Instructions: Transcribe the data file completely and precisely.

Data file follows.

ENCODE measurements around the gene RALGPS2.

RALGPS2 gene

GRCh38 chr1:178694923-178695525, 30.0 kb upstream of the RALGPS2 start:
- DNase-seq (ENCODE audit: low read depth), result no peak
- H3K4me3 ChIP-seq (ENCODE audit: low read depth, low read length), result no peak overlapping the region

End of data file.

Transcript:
ENCODE measurements around the gene RALGPS2.

RALGPS2 gene

GRCh38 chr1:178694923-178695525, 30.0 kb upstream of the RALGPS2 start:
- DNase-seq (ENCODE audit: low read depth), result no peak
- H3K4me3 ChIP-seq (ENCODE audit: low read depth, low read length), result no peak overlapping the region